As previously stated, the clip that serves as a handle while the sling is compressed also serves as a key clip when the sling is opened. It’s made of plastic, so it won’t last as long as a metal clip, but it feels solid in the hand. It’s also inconvenient since you have to get to it via two zippers. And since the leash it’s attached to is very short, you’ll have to perform the uncomfortable bend over whatever you’re attempting to open. On the plus side, this pocket-inside-a-pocket keeps your keys safer than if they were in a quick-grab pocket on the bag’s outside (where it would be easier for the wrong person to grab them).
Now we’ll go on to the main compartment. It’s very large and has no internal structure, which is ideal for larger and heavier things. We were able to easily put a jacket and a drink bottle (or two) in here. You could also accommodate an umbrella, your lunch box, and your most recent library haul. However, we believe it might benefit from some more internal structure for minor tasks (which you can always create with pouches, too, if it works for your gear).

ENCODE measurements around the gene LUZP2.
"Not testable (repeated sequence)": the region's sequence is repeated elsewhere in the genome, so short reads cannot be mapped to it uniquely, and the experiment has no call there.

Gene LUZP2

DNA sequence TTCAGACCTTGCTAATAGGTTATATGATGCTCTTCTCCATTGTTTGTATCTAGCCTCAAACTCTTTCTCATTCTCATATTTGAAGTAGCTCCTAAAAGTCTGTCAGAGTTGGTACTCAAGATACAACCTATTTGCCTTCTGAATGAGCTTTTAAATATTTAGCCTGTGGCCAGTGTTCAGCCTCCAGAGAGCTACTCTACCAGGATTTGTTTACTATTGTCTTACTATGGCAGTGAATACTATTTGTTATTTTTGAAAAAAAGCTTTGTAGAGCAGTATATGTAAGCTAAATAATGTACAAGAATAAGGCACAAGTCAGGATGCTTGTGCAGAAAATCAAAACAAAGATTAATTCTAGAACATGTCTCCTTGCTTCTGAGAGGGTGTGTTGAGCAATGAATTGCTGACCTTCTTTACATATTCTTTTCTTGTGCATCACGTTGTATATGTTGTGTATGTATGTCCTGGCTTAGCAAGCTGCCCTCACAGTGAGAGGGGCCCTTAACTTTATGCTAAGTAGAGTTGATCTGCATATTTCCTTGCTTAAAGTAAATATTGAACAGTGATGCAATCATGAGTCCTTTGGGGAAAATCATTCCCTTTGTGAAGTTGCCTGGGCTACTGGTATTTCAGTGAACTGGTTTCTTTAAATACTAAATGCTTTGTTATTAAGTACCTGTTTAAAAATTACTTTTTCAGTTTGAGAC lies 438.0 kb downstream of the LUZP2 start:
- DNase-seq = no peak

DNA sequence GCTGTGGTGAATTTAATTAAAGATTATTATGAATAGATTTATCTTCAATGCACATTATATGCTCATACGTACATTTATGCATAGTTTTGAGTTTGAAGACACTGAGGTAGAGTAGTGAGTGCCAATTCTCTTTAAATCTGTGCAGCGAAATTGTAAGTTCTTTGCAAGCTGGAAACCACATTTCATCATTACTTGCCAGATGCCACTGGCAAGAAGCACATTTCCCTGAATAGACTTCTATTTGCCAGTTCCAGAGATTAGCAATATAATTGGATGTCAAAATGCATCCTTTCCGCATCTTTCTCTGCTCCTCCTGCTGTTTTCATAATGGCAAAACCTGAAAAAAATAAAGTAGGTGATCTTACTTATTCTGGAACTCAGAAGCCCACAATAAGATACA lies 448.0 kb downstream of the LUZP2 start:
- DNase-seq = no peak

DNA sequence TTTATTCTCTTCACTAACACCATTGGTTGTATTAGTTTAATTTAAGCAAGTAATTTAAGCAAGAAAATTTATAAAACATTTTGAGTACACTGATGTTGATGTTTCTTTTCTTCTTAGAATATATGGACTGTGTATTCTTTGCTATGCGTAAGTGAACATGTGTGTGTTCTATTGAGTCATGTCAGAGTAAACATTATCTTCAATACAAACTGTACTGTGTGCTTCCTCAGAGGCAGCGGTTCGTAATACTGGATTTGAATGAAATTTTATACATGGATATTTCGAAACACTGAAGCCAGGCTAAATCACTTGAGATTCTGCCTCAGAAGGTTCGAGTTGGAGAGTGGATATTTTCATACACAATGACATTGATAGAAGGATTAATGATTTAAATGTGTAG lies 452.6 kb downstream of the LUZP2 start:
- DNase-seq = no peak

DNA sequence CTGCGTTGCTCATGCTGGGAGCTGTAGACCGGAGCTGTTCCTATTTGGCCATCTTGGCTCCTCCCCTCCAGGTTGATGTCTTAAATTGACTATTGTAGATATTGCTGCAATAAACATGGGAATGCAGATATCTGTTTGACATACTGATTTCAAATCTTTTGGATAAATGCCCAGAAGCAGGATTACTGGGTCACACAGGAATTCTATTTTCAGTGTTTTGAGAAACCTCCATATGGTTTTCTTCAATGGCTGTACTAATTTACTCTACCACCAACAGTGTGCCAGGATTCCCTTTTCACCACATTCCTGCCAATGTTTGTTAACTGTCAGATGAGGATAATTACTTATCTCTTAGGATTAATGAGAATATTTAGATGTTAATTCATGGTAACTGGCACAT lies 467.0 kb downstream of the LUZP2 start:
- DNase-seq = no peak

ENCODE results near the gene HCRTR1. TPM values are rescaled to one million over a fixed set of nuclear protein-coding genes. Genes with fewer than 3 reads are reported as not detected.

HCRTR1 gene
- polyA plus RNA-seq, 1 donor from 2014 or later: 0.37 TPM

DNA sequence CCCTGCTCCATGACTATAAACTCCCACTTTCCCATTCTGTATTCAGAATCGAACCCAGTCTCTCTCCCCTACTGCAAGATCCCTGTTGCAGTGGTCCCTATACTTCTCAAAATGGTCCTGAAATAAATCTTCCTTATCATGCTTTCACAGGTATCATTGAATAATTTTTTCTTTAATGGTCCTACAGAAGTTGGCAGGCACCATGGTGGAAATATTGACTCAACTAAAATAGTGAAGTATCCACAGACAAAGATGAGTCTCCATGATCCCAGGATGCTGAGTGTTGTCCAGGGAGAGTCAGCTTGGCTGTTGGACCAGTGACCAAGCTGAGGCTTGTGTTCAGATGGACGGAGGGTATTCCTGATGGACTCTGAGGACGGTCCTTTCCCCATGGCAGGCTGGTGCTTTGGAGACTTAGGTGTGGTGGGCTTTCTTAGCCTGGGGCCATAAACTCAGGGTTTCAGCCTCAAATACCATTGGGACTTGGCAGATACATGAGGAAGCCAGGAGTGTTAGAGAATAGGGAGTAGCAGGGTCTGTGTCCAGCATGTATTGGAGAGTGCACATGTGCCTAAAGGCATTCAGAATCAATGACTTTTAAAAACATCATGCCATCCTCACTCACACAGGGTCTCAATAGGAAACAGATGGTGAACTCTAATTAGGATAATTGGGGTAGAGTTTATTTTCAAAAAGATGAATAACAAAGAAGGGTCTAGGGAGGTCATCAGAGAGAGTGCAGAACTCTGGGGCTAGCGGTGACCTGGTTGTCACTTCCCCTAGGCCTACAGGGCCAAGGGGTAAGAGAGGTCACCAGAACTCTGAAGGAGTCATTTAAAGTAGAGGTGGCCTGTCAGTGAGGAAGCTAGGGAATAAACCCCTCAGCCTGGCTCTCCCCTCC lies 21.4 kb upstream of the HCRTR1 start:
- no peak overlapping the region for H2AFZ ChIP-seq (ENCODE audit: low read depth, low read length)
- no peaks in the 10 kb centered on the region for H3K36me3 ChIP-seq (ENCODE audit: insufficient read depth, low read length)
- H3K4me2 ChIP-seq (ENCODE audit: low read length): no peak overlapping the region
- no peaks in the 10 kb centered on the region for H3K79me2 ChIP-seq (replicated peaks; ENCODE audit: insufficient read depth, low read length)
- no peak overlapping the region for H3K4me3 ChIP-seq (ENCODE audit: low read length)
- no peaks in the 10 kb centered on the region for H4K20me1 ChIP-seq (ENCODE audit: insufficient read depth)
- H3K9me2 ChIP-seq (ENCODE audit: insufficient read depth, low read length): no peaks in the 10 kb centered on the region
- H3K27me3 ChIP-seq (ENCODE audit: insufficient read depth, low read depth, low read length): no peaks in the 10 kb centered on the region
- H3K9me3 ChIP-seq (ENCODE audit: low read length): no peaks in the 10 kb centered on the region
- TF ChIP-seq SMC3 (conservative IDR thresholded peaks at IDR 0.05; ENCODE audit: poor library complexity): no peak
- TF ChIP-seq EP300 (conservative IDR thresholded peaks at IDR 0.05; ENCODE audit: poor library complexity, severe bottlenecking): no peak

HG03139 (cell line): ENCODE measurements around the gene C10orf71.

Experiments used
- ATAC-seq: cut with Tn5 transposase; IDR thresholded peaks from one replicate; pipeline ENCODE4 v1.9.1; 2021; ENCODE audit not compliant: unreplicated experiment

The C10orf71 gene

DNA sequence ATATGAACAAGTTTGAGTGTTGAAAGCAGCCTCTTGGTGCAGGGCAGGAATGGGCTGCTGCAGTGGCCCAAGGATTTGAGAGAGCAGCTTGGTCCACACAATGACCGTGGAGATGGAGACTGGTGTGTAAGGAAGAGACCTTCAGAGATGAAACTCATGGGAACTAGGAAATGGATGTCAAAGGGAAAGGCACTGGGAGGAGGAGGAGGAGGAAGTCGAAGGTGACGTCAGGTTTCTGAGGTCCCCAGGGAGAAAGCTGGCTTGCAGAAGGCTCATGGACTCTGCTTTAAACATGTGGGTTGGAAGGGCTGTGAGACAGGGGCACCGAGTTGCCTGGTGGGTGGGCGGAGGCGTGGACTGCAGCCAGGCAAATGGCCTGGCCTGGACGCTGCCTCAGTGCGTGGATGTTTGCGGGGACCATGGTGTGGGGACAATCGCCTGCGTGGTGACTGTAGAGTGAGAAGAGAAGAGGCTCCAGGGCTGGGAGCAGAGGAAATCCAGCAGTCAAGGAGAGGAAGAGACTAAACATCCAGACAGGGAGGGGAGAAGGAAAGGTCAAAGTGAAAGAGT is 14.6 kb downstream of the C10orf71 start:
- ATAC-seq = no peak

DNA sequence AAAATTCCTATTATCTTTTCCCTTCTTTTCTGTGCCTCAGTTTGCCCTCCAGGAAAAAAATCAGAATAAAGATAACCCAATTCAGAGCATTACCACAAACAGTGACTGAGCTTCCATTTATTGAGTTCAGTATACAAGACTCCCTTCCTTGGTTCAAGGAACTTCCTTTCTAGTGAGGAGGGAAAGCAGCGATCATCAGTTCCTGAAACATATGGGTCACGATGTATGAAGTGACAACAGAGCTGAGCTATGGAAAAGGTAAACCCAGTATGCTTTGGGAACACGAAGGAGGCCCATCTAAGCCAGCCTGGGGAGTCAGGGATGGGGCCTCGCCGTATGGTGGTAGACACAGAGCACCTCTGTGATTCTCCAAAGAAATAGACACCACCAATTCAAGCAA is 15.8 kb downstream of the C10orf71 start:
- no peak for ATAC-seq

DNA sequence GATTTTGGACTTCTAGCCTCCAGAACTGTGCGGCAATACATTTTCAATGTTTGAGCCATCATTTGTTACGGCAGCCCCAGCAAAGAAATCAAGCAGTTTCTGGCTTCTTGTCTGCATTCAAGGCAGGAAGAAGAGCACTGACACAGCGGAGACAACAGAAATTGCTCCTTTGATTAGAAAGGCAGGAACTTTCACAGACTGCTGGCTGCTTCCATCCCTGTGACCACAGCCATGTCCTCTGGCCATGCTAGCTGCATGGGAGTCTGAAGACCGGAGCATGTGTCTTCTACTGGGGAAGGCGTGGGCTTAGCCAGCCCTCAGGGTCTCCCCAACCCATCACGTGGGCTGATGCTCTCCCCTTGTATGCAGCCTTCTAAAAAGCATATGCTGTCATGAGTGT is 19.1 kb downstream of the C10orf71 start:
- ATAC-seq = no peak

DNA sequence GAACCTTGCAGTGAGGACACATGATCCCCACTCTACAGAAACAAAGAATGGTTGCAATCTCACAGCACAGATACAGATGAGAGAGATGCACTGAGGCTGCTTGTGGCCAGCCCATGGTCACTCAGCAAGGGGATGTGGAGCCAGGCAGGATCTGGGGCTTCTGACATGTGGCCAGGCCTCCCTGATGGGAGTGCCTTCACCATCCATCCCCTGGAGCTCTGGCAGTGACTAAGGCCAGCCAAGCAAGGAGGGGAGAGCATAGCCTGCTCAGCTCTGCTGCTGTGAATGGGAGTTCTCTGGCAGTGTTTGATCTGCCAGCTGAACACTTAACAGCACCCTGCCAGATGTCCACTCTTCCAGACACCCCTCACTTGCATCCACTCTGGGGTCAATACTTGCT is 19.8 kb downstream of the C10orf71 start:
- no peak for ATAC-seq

Testing & Durability
For the last month, we’ve brought the Patagonia Ultralight Black Hole Sling 8L on many lengthy hikes (three to five miles), as well as walks with the dogs and visits to the store—basically, it’s gone everywhere we went. We’ve discovered that after a time, the sling becomes unpleasant, which you have to push through since you can’t swap shoulders.
We appreciate that we can fit some larger things in here, such as a jacket or a water bottle, but this sling isn’t as good for smaller objects. You can still put your smaller items in pouches to provide compartmentalization, but we’d like to see some more organization built into the sling.
Everything is holding up well in terms of durability. There were no rips, punctures, or dangling threads to disclose.
- patagonia sling
- patagonia atom sling
- patagonia atom sling review
- patagonia ultralight black hole pack 20l
- atom sling vs black hole sling